Friday, August 7, 2020

Things I Want to See More In Steampunk (Plus: Mechanical Heart Book Birthday!)

Hey'a, everyone! So, in a turn of events that I didn't actually realize until yesterday (mostly due to preparations for The Midnight Show's release), today marks the one-year anniversary of Mechanical Heart's publication! As I did for Blood in the Snow, I'm putting the ebook version up for free from today until the ninth — and, yes, I made sure I set the promotion on the right book this time. If you haven't read Mechanical Heart, or if you just don't have the ebook, I invite you to go pick it up and check it out!

Much as I love the steampunk genre, there are some things that I think could be done better and some things that I think authors haven't explored as much as they could or should. And since most of the main characters of Mechanical Heart are all about finding things that could be done better or explored more, I thought that I'd use today's post to spotlight some of those things.

Things I Want to See More in Steampunk

  1. Non-European locations. A lot of steampunk — I'd even say most steampunk — takes place in some kind of modified Europe, usually the United Kingdom, usually London. But focusing everything on one continent, one country, one city, limits things way more than it should. Why not expand? Steampunk is all about exploration, after all. What does it look like in a modified India, China, or Australia? Plus, the steampunk age overlaps nicely with America's Wild West era — why don't we see more books taking advantage of that? After all, the one book I know of that does (Shannon Hale's Calamity Jack) is pretty awesome. Let's get some more of that going on.
  2. Non-Earth locations. While we're expanding and exploring, why not take a page out of Jim Butcher's book and leave Earth behind altogether? Steampunk is most commonly thought of as a historical fantasy or historical sci-fi crossover genre, but there's no reason it has to be. What might steampunk look like in other worlds or other planets? Or if you're really set on having some Earth influence here, well, steampunk portal fantasy might not be a thing yet, but that doesn't mean it shouldn't be.
  3. More actual adventures. I don't know if this one makes sense to anyone else, but: a lot of steampunk is very focused on political and social intrigue and spying and secrets and so forth. Which is great! I love that! But I do think there are other stories to be told, and I think that you can have proper adventures within the steampunk genre. I mean, Jim Butcher did it in The Aeronaut's Windlass. Heather Dixon more or less did it in Illusionarium. Brandon Sanderson did it in his second Mistborn trilogy, especially The Bands of Mourning. So other people should be able to do it in other stories. This one could possibly also be translated as "You keep telling me there are airships, but no one ever goes anywhere or does anything in them. Fix that." (Actually, it might already be fixed, but if it is, tell me where the books are, please and thank you very much.)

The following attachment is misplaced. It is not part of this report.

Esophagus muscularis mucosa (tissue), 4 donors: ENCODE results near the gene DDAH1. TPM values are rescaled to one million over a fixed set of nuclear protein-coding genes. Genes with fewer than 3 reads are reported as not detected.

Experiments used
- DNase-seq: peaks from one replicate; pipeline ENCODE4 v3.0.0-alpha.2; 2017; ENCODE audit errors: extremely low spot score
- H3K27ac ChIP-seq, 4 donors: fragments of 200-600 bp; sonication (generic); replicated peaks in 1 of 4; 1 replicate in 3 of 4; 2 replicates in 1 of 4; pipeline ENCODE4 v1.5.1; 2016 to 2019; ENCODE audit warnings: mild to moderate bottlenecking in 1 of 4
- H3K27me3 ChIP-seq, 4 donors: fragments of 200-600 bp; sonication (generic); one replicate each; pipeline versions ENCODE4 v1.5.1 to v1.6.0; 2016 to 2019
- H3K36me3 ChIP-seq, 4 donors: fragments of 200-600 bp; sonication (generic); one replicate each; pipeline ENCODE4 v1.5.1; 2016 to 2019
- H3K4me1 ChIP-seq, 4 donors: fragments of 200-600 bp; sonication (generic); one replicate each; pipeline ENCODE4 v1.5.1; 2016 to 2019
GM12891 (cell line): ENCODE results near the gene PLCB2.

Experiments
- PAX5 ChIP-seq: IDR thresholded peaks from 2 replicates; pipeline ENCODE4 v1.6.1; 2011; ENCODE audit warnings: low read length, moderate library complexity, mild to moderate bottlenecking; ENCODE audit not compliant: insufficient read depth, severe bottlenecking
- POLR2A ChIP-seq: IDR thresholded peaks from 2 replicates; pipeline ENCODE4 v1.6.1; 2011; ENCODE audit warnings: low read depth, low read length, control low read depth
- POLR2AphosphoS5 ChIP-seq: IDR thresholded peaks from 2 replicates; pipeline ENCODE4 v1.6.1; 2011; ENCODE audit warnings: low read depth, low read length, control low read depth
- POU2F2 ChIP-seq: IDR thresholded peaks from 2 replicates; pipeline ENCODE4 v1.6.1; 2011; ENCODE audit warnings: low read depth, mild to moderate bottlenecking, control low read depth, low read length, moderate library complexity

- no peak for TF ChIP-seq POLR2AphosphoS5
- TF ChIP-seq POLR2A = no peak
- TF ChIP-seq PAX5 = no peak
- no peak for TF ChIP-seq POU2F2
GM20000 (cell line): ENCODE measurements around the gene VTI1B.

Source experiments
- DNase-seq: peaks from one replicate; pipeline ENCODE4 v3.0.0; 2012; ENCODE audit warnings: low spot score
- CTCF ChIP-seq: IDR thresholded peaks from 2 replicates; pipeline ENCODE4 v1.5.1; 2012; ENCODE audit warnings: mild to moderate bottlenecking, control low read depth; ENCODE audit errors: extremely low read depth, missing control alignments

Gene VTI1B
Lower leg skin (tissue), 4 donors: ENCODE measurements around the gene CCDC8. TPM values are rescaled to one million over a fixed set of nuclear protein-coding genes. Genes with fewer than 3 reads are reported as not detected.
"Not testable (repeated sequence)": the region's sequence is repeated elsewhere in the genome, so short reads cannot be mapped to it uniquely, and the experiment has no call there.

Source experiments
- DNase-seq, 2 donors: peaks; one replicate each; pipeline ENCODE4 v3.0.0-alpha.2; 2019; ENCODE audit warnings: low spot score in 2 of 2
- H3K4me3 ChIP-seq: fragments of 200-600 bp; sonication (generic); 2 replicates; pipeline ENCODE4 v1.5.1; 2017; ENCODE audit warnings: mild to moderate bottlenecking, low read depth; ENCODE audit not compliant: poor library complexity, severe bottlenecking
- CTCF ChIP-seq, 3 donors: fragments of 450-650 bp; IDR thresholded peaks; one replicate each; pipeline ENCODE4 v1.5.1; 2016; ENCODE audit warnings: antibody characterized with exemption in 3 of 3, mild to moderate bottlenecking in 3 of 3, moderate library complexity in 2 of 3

4. Speaking of Jim Butcher and airships: more stories that properly take advantage of the existence of airships. Otherwise known as: more airship pirates, airship captains, and airship battles, please and thank you very much. Again, for all that steampunk keeps insisting on airships, I have found very few books that actually capitalize on the potential that you have with airships. That goes double for airship pirates. And, look. Maybe this is somewhat influenced by the fact that I've been binge-reading Schlock Mercenary in my spare time (and some not-so-spare time), and it's definitely influenced by the fact that The Aeronaut's Windlass is one of my favorite steampunk books ever, but please give me more books in which well-written, daring airship battles legitimately can be and are a thing. (Seriously. Please.)
  5. And on that note, more stories that really lean into the science part of steampunk's sci-fi origins. By which I mean, stories where the science and gadgets of the steampunk world are more than just set dressing. I'm looking for stories where the main characters are actually involved and interested in the innovation of the world and where the science is a major part of the plot. And, yes, I know some of these already exist — Mechanical Heart is, in many respects, one of them — but I don't think I've found nearly enough of them.

What do you want to see more of in steampunk? Any recommendations of steampunk books that fill some of these holes? Please tell me in the comments! And don't forget to pick up your free e-copy of Mechanical Heart, if you haven't already!
Thanks for reading!
-Sarah (Leilani Sunblade)


  1. I wish I could recommend you Haphazardly Implausible, because its airships are amazing (And I ship Darter so harrrrrd), but the author took it off the internet for (albeit, muchly-needed) edits and has never given it back. I am much upset.

    Though, maybe try Once Upon a Winter by Melyssa Williams. It's a Steampunk Nutcracker retelling that was pretty adventurous, as I remember. The ended seemed a bit fizzly, but it's one of my favorite Nutcracker retellings, regardless.

    1. That is tragic. If it ever reappears, let me know. And thanks for the rec! I may have it on my Kindle, but if not, I'll look it up!

  2. I'm surprised I don't see more steampunk books with western settings. It's already a world of steam trains and pocket watches.
    But what I'd love to see is steampunk in other eras. Imagine an industrialized 1st/2nd century Egypt, if Heron of Alexandria's contraptions took off.

    1. I know, right? And I have never heard of this Heron of Alexandria, but I definitely need to go look him up now. Steampunk Egypt would be super cool. :D


I'd love to hear your thoughts! But remember: it pays to be polite to dragons.